I'll bet that the rear of the rep lever stayed up because of the low spring tension, hence the traditional 'wink' was not adequate.  I don't think 1-3 gr friction on hammer and rep centers is adequate. I've proven it to myself and have repinned entire actions. Problems solved. Just because they are the latest wizz-bang parts doesn't mean that time honored parameters should be abandoned.

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    Regards,

    Jon Page
    mailto:jonpage@pianocapecod.com
    http://www.pianocapecod.com
    ------------------------------


  • 14.  RE: Adjusting WNG Rep Lever Height

    Posted 01-21-2019 21:40
    <I'll bet that the rear of the rep lever stayed up because of the low spring tension, hence the traditional 'wink' was not adequate.

    Nope. tested that by exaggeration, increasing the spring tension to ridiculous levels...no difference in the wink. I think its the spring design.

    Hammer friction mostly 4g, with a few outliers at 2g

    Rep friction at 7g+ tends to challenge soft blow check...its all a dance. I have used the  7g. In addition to challenging soft check, it increases the resistance at letoff, which, for me is a major major no-no. My idea of the mark of a really fine action feel starts with a crisp but gentle letoff. The high spring tension/high friction rep lever challenges two parameters for me which are two of my no compromise priorities.

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    Jim Ialeggio
    grandpianosolutions.com
    Shirley, MA
    978 425-9026
    ------------------------------



  • 15.  RE: Adjusting WNG Rep Lever Height

    Posted 01-22-2019 08:28
    Whatever the science, your method is very similar (if not functionally the same) as one that Chris Robinson demonstrated many years ago holding down the keys with one hand and lightly dropping the hammers down whilst observing the movement of the opposite end of the rep lever (where you are tapping) and making adjustment till no more movement is observed. He claimed this is done in the factory because it is faster and more accurate than winking.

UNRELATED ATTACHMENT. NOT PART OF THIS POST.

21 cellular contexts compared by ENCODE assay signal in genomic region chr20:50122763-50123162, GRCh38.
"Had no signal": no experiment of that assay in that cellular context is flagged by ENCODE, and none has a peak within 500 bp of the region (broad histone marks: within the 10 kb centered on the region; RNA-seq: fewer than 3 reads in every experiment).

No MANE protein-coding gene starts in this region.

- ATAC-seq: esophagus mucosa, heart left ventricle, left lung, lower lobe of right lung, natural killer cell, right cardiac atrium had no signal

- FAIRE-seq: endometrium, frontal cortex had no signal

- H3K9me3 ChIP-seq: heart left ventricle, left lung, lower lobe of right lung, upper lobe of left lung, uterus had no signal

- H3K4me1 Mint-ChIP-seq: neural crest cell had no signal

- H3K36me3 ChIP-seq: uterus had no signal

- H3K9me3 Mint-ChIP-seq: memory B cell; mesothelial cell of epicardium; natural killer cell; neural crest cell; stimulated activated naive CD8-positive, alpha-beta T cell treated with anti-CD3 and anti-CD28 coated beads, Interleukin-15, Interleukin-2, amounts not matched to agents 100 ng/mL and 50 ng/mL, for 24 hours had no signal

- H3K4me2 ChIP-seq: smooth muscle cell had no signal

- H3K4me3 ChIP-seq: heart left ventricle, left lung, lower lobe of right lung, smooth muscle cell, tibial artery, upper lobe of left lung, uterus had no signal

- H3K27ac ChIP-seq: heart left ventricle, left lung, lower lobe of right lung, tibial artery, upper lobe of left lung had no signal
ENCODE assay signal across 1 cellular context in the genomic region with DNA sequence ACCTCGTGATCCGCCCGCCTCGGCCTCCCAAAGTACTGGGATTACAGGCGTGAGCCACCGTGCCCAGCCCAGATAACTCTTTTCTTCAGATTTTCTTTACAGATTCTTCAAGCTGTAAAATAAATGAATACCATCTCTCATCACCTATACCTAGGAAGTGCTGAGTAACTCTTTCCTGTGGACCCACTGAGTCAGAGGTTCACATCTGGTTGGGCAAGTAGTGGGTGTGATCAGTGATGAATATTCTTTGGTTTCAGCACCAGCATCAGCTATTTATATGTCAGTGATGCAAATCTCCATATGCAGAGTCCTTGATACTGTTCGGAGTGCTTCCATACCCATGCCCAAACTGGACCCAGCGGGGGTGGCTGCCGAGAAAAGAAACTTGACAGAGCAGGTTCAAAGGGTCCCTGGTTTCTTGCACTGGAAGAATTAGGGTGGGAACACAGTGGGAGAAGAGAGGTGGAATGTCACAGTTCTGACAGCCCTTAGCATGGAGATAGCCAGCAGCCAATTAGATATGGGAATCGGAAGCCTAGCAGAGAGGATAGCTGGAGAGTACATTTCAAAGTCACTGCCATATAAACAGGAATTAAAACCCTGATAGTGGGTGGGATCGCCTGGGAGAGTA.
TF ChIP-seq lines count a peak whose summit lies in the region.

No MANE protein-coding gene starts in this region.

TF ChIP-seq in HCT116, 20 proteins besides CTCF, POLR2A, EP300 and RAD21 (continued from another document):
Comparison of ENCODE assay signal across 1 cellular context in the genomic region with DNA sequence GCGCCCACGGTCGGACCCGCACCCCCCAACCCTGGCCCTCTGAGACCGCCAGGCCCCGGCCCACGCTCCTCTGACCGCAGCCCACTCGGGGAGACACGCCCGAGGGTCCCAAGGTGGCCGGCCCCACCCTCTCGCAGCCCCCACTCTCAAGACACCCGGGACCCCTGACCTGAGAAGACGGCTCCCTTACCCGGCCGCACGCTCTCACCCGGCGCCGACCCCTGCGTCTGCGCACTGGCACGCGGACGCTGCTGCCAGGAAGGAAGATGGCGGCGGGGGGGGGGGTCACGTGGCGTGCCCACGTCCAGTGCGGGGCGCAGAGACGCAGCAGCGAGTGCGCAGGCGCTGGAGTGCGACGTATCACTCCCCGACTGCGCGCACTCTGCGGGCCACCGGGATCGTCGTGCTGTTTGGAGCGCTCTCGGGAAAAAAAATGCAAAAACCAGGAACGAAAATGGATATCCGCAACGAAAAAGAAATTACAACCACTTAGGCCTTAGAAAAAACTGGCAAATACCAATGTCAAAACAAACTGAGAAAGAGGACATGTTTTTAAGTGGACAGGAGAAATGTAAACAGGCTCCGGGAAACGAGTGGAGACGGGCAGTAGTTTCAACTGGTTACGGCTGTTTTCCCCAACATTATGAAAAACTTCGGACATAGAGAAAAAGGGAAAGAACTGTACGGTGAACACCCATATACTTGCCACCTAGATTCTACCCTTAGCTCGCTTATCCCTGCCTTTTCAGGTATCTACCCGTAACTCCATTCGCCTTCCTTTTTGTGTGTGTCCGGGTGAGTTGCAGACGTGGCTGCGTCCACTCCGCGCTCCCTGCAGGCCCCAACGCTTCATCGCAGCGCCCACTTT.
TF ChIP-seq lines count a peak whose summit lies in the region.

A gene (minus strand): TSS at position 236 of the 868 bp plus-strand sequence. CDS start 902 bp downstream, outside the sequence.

This is a "in a nutshell" description but the principle is identical (as I see it).

    Pwg

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    Peter Grey
    Stratham NH
    603-686-2395
    pianodoctor57@gmail.com
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  • 16.  RE: Adjusting WNG Rep Lever Height

    Posted 01-22-2019 12:33
    Interesting. Not identical tough, but very interesting.  In the procedure you describe, Peter, you are taking the jack completely out of the picture. In my thinking, with my technique, the jack was taking most of the weight...but maybe not. Have to play with this technique.

    ------------------------------
    Jim Ialeggio
    grandpianosolutions.com
    Shirley, MA
    978 425-9026
    ------------------------------



  • 17.  RE: Adjusting WNG Rep Lever Height

    Posted 01-22-2019 12:41
    Edited by John Rhodes 01-22-2019 13:58
    Peter, "...holding down the keys..."  This means holding down the key *tail*, right?
    That adjustment criteria would insure 100% of the hammer weight is born by the jack -- not shared with the rep lever.

    I like that criteria for new/factory parts, but for well-worn ("experienced") parts -- where the jack may have made a divot in the knuckle -- I'd follow with a check to be sure the jack will fully reset when "winked".

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    John Rhodes
    Vancouver WA
    360-721-0728
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  • 18.  RE: Adjusting WNG Rep Lever Height

    Posted 01-22-2019 14:42
    John,

    Yes, totally...the back of the keys. And yes, does not work well for worn parts, just new. Also, I would say primarily to find the worst ones very quickly and get them close. I am not going to say that it is a fine adjustment except with significant experience on the same parts daily. But the principle appears to be the same.

    Pwg

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    Peter Grey
    Stratham NH
    603-686-2395
    pianodoctor57@gmail.com
    ------------------------------